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British speaker: Workplace ministry hampered by secular-sacred mindset

ASHEVILLE, N.C. (BP)–Workplace ministries are important because “work matters to God,” Mark Greene, executive director of the London Institute for Contemporary Christianity in England, told a conference on “His Presence in the Workplace” March 31-April 3 at The Cove near Asheville, N.C.

Work is “a purposeful activity, whether we answer phones at the receptionist desk or whether we close in on a million-dollar transaction,” said Greene, a former advertising executive. “… The King of the Universe is interested in the lives of His creation.”

As part of a growing movement to encourage Christians to use the hours of 9 to 5 to win souls for Christ, Greene and other leaders are asking for support from local churches in equipping their members for workplace outreach.

“Work is a fantastic platform for ministry,” Greene said. But, he asked, “If the workplace is so important to God, why do so many people across the world get no support from their church community in how to minister in the workplace?”

The answer, he said, reflects the “great divide” between secular and sacred careers.

“There is not one square centimeter of earth that God does not say, ‘mine,'” Greene noted. A “Holy Hierarchy” mindset, however, places pastors and missionaries at the top of the hierarchy and Christians employed by secular businesses at the bottom.

“This causes a suspicion of the use of money and talent on the part of the Christian professional,” Greene observed before noting, “I believe you can be called to a job and have the same impact as someone in ‘fulltime’ Christian ministry.”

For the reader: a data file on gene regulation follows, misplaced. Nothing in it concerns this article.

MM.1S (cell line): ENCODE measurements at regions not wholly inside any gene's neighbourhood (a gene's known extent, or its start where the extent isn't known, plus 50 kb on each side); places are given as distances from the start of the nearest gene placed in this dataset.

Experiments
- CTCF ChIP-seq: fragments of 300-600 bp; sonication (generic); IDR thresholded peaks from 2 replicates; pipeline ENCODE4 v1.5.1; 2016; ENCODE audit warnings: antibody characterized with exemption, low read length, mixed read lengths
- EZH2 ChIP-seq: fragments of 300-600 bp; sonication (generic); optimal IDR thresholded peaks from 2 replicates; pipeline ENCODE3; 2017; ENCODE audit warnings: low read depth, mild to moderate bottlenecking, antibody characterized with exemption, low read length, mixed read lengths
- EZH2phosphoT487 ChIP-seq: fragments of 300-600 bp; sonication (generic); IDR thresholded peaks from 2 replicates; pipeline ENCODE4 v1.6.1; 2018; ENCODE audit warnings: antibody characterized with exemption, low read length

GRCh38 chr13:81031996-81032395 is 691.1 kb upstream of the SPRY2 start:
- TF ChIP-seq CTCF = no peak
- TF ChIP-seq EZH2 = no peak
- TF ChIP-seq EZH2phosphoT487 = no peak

Christian workers are able to share the love of Christ because, “In the workplace, the playing field is the same except for Jesus Christ in the lives of the Christians,” Greene said. “Workers are credible, transparent, connected, cross-cultural, and cross-generational.”

Through their daily contact with those without Christ, believers in the workplace are called to transform the lives of workers around them through their actions, Greene said.

“We are to be active agents of transformation. We are called to be a blessing in the workplace,” he said. “Christians have something to offer. And lots of people are looking for a better something.

“Not taking the Gospel in the workplace is not only tragic for those who don’t hear the Gospel, but for those Christians who don’t realize what God called them to do for His Kingdom,” Greene said. “His presence in the workplace makes a difference.”

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  • Kelly Davis